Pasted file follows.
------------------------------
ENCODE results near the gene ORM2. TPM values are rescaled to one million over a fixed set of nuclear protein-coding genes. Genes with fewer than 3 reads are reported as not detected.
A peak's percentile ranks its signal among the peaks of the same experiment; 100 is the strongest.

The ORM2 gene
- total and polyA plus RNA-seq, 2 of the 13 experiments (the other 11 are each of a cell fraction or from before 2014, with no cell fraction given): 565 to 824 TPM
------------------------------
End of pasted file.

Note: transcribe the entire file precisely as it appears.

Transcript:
ENCODE results near the gene ORM2. TPM values are rescaled to one million over a fixed set of nuclear protein-coding genes. Genes with fewer than 3 reads are reported as not detected.
A peak's percentile ranks its signal among the peaks of the same experiment; 100 is the strongest.

The ORM2 gene
- total and polyA plus RNA-seq, 2 of the 13 experiments (the other 11 are each of a cell fraction or from before 2014, with no cell fraction given): 565 to 824 TPM